The Need for a Return of Local Control

The decision this week, for those not following, by the Lee County School Board in Florida to NOT have their entire district opt-out of their state testing is showing the nation exactly why we need to refuse the over testing of our kids; loss of local control. The board listened to those who voted them in, voted to refuse the testing, then was pressured by the state and others to rescind the vote, decided to revote, and went ahead and over turned it. The state came in with multiple threats then threw in the loss of federal money. That’s what flipped this decision. The LOCAL school community wanted to make their own local decisions and they were strong-armed by both the state threats and the federal money dangling at the end of the line. That is why we fight on. It is exactly the situation you would see here on Long Island, I suspect, if a similar situation were to arise. Follow the money. As one commenter on the article linked below said:

“…as long as they need the funding…”
NOT “as long as it’s good for students,” NOT “as long as it helps schools,” but “as long as they need the funding.”
There it is, in a nutshell.

Click here to read one of the many reports about Lee County.

Don’t let them hide behind “the law.” Laws can be overturned, changed, etc. Force the schools, school boards, and parents to pressure the politicians to “fix it.” The reforms brought to ALL of our schools now are not moving forward because they will benefit the kids. They just aren’t. You can’t find me one instance of any of these reforms (e.g., Common Core standards, new high-stakes testing, massive data collection efforts, etc.) being tested and piloted for many years in a district and shown to have helped kids learn. It is all speculation. All an experiement. It is time we end the experiments and let local schools figure out what is need in their own communities. Standards used as guidelines? Fine. However, that’s not what we have now.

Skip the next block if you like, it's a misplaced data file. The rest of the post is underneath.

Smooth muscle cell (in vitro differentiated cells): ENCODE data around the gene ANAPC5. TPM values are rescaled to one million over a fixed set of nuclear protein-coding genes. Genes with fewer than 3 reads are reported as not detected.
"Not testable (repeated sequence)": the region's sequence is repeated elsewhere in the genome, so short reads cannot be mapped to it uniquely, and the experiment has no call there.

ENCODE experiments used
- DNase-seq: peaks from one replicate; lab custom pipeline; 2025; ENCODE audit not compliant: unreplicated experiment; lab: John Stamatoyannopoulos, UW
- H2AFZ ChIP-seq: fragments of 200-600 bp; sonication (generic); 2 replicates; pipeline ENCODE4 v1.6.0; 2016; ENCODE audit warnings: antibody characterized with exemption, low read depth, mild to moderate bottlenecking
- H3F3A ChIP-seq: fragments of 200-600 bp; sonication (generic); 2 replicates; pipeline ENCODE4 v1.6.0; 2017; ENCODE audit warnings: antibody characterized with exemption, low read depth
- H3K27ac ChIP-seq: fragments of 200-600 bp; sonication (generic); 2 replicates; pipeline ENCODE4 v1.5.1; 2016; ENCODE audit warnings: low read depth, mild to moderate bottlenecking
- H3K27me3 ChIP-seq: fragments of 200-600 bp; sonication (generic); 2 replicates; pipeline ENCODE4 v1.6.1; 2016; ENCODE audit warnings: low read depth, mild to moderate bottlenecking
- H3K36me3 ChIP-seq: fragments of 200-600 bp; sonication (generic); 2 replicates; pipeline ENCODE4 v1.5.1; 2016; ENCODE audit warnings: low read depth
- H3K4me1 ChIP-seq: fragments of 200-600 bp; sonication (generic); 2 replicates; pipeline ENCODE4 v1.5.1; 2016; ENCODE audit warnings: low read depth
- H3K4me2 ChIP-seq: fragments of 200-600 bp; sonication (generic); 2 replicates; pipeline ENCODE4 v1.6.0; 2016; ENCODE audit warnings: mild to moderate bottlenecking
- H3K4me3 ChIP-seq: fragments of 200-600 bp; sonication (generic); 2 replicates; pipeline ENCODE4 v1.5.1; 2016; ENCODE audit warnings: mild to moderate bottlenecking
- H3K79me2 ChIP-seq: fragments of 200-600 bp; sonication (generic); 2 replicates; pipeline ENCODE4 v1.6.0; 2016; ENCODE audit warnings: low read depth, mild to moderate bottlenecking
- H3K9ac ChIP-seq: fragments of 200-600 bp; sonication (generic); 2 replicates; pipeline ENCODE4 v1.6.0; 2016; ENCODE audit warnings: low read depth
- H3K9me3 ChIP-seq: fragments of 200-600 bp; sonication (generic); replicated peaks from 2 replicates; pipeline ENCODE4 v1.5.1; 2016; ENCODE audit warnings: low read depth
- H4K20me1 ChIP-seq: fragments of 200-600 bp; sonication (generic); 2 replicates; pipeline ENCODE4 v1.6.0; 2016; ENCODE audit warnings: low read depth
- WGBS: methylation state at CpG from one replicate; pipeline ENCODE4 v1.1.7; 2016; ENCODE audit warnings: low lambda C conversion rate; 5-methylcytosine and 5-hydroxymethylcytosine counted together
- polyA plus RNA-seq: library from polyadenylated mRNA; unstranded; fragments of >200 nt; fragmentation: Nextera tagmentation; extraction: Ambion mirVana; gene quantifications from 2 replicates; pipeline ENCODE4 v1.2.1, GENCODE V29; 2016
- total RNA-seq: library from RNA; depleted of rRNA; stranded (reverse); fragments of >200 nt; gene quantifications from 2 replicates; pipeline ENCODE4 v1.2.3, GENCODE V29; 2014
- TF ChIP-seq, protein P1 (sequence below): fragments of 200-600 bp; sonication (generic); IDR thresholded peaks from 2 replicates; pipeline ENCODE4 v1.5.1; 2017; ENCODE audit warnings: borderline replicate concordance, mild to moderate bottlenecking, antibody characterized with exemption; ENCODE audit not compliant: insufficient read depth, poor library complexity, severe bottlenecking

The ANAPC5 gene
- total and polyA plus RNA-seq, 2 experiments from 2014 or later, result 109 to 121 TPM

PS: The Palm Beach County School Board in Florida is also investigating opting out of all state testing.

NYS Assembly Education Hearing on Disclosure of Student Personally Identifiable Information

02November 20, 2013 NYS Assembly Education Committee Hearing on Disclosure of Student Personally Identifiable Information
Full video with agenda here

I was only able to hear portions of the hearing and jot down a few notes and quotes. The details and quotes below are not in order of appearance.  I will listen to the entire hearing at some point and add to my summary below. If anyone else watched it and wants to comment, please feel free to use the area at the bottom of the post.

Assemblymember’s question (missed who asked this): What has been collected to this point?
NYSED response: State has provided student data to inBloom, but not with names. As we move closer to final implementation, we will provide names to finalize testing process and dashboard use (says Ken Wagner)
– Commissioner King says over and over we are not sharing data, they are jsut storing it. Also says the data can’t be used for research purposes. (Not sure that is accurate, but have to research this. I thought I read in several places online they do provide data to researchers.)